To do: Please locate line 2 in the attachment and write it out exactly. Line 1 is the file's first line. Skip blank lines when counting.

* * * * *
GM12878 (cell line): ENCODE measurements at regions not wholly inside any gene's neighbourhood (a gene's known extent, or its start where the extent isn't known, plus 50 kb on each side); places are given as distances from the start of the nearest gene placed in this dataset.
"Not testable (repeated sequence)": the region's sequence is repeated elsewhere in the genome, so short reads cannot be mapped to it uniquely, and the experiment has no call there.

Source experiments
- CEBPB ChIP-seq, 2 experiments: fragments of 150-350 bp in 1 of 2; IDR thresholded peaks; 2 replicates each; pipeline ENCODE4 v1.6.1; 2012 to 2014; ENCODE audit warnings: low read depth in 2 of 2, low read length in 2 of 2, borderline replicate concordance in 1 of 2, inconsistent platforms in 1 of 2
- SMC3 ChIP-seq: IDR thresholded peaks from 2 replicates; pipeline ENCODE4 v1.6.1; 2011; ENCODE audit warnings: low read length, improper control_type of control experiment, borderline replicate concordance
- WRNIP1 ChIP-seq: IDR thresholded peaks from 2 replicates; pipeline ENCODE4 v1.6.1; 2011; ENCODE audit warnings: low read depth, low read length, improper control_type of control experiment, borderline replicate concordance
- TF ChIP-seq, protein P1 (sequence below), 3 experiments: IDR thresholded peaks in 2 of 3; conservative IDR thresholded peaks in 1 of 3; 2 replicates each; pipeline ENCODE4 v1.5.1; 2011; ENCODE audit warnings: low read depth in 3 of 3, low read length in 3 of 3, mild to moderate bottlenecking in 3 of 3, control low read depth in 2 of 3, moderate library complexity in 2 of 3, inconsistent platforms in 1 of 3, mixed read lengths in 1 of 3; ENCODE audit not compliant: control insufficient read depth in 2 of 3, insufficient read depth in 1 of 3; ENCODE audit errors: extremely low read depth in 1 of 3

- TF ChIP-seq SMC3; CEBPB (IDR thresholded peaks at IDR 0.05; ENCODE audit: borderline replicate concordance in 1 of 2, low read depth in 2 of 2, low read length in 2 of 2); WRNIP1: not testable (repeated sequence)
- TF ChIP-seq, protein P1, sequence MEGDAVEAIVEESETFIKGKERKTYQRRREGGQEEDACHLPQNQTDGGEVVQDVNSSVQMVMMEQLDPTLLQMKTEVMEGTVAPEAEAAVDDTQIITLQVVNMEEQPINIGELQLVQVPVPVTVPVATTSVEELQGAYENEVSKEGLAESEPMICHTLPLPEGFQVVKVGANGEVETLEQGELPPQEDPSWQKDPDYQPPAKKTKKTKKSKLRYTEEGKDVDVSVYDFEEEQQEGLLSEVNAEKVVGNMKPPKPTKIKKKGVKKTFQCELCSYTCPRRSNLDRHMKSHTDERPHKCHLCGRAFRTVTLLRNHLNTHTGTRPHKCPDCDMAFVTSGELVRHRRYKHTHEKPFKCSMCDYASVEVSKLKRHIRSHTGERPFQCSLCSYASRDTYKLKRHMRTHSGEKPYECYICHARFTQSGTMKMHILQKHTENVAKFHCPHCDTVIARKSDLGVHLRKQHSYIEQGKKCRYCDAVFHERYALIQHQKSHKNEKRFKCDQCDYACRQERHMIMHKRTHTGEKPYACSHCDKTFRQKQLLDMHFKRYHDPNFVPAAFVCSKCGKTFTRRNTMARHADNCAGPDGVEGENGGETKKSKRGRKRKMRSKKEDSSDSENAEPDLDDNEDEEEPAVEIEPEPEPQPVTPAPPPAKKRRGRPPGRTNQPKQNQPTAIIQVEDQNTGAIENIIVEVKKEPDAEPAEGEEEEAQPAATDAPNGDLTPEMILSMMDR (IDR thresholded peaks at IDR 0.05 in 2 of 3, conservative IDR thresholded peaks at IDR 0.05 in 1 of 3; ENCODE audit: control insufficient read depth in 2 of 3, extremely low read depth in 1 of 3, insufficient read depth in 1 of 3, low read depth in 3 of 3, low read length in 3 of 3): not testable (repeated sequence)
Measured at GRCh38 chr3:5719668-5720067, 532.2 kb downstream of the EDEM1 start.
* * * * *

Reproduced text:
"Not testable (repeated sequence)": the region's sequence is repeated elsewhere in the genome, so short reads cannot be mapped to it uniquely, and the experiment has no call there.